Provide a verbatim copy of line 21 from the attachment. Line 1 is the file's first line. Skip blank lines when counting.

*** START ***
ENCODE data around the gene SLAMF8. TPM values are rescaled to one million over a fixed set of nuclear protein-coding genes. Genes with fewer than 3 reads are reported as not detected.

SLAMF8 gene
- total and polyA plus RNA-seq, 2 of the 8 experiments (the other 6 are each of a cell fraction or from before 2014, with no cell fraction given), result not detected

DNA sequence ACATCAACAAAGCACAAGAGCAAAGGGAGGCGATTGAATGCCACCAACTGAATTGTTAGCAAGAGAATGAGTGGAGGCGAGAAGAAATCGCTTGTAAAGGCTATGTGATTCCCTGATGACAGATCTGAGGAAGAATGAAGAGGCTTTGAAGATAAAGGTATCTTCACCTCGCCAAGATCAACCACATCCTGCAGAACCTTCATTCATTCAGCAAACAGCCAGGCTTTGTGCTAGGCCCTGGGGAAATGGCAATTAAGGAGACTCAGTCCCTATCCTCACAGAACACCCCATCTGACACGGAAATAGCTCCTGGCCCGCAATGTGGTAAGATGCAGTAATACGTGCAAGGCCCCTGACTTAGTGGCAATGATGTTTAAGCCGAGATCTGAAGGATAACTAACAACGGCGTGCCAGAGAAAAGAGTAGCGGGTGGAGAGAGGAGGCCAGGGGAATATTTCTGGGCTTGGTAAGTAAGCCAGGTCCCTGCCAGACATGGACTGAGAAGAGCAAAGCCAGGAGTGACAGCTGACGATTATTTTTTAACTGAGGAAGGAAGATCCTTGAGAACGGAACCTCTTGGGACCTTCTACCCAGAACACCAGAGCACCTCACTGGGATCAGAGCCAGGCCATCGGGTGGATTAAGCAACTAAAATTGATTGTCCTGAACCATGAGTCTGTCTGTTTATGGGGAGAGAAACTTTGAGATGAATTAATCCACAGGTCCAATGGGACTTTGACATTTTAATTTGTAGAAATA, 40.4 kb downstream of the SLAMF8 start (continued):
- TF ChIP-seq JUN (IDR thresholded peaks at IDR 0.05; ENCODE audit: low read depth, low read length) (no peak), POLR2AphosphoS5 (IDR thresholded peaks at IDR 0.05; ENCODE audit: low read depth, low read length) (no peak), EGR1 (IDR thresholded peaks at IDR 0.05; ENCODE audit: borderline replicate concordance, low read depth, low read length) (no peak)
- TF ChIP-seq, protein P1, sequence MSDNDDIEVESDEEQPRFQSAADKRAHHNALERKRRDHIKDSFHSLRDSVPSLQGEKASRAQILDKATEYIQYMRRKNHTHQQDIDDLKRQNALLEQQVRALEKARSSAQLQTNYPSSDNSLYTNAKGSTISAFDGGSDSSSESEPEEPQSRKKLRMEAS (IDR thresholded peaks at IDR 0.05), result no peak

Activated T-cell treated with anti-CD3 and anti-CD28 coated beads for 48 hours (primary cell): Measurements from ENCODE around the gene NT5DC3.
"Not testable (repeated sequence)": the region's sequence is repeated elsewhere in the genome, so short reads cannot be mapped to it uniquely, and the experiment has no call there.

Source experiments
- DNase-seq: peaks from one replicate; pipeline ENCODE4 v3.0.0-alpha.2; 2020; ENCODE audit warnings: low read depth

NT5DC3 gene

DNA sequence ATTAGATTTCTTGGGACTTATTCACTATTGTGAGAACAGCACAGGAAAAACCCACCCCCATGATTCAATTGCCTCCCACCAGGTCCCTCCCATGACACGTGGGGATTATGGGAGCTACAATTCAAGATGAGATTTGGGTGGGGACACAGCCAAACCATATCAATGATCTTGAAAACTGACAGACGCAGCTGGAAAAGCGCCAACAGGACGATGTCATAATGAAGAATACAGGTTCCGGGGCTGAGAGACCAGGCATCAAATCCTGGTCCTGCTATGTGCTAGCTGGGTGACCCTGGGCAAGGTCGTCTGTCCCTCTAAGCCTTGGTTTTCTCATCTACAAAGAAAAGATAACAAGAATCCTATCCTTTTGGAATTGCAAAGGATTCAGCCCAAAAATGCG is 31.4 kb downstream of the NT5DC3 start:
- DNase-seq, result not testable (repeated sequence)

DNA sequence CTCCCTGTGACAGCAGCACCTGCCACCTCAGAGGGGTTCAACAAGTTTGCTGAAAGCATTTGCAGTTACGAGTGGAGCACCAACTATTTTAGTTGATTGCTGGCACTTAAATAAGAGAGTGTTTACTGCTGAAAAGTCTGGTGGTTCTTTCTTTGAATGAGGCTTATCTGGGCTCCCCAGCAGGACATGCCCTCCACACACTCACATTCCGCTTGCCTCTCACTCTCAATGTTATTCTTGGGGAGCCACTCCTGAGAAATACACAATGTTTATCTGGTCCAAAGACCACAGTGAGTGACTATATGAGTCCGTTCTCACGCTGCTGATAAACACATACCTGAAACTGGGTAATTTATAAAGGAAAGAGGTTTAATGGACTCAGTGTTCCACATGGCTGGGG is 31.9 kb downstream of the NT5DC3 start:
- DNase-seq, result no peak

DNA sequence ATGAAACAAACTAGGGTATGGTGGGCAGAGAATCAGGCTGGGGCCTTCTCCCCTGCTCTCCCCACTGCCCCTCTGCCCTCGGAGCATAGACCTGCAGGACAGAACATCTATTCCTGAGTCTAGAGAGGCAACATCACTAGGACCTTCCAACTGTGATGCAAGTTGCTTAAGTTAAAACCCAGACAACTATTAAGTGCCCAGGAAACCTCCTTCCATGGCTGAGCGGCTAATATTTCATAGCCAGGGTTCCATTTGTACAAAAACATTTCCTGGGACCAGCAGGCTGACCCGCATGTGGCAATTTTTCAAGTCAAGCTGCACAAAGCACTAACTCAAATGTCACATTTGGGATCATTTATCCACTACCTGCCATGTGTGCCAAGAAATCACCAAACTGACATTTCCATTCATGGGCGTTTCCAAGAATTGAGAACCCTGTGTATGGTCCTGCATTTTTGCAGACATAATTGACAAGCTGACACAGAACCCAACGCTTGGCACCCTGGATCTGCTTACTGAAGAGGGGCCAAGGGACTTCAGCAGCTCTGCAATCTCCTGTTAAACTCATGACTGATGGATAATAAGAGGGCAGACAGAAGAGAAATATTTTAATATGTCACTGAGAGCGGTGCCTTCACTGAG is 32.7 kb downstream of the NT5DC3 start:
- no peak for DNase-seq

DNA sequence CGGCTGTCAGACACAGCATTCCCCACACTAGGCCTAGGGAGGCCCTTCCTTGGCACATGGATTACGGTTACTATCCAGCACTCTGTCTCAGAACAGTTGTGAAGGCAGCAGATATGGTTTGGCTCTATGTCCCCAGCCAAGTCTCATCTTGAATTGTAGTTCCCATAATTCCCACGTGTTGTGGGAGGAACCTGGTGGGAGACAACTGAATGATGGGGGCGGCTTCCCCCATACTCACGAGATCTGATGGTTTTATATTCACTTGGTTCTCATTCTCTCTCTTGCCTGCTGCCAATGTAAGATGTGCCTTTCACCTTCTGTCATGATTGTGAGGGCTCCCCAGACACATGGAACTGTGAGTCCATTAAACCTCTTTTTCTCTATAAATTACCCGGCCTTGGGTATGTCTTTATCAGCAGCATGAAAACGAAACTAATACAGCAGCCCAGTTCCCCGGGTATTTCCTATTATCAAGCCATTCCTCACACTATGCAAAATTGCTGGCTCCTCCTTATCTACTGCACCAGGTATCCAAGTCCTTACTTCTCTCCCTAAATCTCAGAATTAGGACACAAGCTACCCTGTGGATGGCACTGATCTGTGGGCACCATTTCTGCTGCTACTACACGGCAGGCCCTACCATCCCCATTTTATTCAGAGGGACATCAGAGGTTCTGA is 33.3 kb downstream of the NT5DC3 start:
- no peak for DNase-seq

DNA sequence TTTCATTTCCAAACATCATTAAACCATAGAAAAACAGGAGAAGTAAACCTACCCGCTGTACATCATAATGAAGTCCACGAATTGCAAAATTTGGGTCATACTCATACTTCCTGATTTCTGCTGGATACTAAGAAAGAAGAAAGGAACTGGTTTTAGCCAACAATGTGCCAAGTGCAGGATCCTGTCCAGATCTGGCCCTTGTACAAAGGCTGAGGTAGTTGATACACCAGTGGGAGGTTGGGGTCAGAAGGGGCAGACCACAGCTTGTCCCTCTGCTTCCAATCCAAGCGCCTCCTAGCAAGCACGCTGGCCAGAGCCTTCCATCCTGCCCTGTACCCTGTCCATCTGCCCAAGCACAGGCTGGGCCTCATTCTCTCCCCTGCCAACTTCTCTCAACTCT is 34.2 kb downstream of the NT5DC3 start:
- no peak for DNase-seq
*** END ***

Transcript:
- no peak for DNase-seq